Perhaps no other character from the Star Wars cinematic universe has proven as constant and well appreciated as the R2 series astromech droid R2-D2, whose cylindrical shape, iconic blue and white aesthetic design, and instantly recognizable series of digital voice modulations has proven inseparable from the science-fiction franchise canon. After his first memorable appearance in the original Star Wars film of 1977, the constant companion and trusted little robot has proven a more than worthy friend and confidant to many a human master, including father and son duo Anakin Skywalker and Luke Skywalker, before finding himself in the employ of Genereal Leia Organa and the Resistance movement in last year’s Star Wars: The Force Awakens.
Many fans of the franchise might best remember the name of actor Kenny Baker whenever they think of the man who brought the little droid to life over the years since the character fist made its big screen debut nearly forty years ago, it was Tony Dyson who built some eight different versions of the R2 unit, including the one worn by Baker in the films. Without Dyson’s work behind the scenes, R2-D2 would not be such an immediately recognizable object of the Star Wars universe, which is why the man’s recent passing is so singularly tragic and bittersweet.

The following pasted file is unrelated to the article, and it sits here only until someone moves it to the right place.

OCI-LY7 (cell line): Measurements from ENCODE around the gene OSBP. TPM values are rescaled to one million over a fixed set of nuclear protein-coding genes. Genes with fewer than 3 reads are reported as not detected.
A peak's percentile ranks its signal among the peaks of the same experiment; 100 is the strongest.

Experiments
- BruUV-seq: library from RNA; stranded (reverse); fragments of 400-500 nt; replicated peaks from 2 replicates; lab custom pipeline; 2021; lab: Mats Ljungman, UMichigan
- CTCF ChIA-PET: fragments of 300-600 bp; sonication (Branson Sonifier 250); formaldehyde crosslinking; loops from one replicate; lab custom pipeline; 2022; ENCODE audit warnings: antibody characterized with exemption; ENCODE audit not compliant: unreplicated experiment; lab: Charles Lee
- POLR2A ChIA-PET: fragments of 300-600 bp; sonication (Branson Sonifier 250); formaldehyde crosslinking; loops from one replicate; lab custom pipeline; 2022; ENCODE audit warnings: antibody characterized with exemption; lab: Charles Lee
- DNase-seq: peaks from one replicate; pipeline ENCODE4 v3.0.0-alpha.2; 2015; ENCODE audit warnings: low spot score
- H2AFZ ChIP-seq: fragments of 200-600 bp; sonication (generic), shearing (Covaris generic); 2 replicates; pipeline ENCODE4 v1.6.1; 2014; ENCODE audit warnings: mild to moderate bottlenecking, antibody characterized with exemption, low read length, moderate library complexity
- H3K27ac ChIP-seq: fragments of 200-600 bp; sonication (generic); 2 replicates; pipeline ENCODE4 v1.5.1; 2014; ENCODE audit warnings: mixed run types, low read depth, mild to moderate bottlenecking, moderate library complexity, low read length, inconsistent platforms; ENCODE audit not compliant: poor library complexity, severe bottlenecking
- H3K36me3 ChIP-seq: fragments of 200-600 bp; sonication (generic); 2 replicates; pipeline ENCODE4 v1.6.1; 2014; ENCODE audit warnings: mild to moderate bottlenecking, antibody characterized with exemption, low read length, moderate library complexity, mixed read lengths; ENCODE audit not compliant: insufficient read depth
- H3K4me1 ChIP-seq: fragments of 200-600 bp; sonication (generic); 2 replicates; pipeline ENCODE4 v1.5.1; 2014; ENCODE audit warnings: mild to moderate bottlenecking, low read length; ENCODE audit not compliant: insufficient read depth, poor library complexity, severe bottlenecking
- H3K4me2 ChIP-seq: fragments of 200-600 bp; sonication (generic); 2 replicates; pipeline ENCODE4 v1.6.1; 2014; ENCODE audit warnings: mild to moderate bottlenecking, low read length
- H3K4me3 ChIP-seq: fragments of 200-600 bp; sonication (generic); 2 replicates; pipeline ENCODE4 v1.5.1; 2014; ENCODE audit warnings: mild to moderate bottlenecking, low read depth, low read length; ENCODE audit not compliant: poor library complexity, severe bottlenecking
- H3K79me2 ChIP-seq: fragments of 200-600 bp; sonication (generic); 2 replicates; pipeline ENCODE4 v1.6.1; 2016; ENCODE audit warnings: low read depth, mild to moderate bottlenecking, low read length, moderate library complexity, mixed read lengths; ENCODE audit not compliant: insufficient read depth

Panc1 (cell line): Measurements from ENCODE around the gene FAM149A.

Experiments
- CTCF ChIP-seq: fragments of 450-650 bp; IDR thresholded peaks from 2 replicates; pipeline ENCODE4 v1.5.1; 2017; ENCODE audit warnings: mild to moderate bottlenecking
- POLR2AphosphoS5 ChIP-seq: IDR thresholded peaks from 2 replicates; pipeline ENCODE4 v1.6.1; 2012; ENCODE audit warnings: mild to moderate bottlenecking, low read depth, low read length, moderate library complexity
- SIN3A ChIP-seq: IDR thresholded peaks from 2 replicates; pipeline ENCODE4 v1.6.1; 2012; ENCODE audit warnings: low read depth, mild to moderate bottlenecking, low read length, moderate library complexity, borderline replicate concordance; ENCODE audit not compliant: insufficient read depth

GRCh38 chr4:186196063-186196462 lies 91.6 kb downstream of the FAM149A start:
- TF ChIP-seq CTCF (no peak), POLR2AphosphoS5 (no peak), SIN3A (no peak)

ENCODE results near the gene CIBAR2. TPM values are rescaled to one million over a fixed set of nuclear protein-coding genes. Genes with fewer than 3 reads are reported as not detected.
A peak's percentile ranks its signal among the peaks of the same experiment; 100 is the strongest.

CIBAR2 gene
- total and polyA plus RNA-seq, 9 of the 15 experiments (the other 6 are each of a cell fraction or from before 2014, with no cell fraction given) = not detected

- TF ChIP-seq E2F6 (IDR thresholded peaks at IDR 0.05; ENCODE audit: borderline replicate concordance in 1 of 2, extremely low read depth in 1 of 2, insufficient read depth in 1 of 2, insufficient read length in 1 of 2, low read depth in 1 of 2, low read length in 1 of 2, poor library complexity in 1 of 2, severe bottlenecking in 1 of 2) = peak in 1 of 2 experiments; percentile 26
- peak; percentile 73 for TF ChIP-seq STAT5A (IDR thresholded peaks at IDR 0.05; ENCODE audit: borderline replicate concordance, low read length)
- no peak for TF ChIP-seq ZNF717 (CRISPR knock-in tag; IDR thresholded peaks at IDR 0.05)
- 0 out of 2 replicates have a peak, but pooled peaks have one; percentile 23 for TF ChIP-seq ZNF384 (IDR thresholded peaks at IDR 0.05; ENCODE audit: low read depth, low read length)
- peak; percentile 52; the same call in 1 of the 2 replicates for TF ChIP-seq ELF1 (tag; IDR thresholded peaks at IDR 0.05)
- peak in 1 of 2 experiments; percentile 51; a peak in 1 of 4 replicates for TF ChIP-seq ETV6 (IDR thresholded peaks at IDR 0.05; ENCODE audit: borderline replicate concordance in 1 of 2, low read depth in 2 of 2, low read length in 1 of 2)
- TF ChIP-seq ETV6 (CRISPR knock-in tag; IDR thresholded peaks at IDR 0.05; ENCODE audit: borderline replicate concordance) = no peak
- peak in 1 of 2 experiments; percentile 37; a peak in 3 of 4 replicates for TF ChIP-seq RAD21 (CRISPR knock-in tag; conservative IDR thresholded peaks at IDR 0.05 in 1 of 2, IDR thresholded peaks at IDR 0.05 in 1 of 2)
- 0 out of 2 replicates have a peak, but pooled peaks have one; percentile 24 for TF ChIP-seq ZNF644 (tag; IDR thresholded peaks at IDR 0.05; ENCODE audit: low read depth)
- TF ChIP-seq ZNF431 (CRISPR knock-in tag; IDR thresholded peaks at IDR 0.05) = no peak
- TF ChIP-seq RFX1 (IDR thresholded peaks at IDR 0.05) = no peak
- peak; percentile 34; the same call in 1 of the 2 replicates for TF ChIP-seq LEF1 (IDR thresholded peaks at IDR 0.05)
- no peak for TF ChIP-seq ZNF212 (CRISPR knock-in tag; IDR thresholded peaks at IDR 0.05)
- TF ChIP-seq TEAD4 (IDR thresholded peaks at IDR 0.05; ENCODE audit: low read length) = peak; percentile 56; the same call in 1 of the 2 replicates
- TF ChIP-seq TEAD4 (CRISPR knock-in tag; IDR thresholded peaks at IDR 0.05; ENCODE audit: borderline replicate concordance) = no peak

According to Variety, Dyson was found dead in his home on the Maltese island of Gozo according to several corroborating media reports, with no signs of foul play involved after his body was discovered by a few close friends after Dyson had remained missing for a few days. The local newspaper publication Times of Malta has since reported that the man is suspected to have died at the age of 68 of natural causes.
Before working on George Lucas’ A New Hope in 1977, Dyson worked for the White Horse Toy Company in the U.K., in addition to past partnerships with Sony, Philips, and Toshiba. While working with Lucas, Dyson based his eight initial R2-D2 models on the original designs provided by illustrator Ralph McQuarrie, with the help of special effects artist John Sears, and the final physical performance by Baker. Taking to his personal website before his death, Dyson remarked upon his years working in the film industry, which included roles on such films as Superman II, Dragon Slayer, and Moonraker, with special attention paid to his bringing R2-D2 to life. In reflection Dyson wrote:
“I can honestly say it was one of the most exciting periods of my life. The love for R2 is universal; no other Star Wars character has been loved over the years the way R2-D2 has. His merchandising has rocketed over the years and his influence in the world of robotics is truly remarkable.”
The world of Star Wars has lost an irreplaceable facet of its history and personal mythology with Dyson’s passing, though R2-D2 will live on to uphold the late model builder’s legacy well into perpetuity. It would be impossible to imagine a cinematic universe bereft of the former iconic character, and without the life’s work of Dyson the cinematic lexicon would have been amiss an irretrievable talent as well.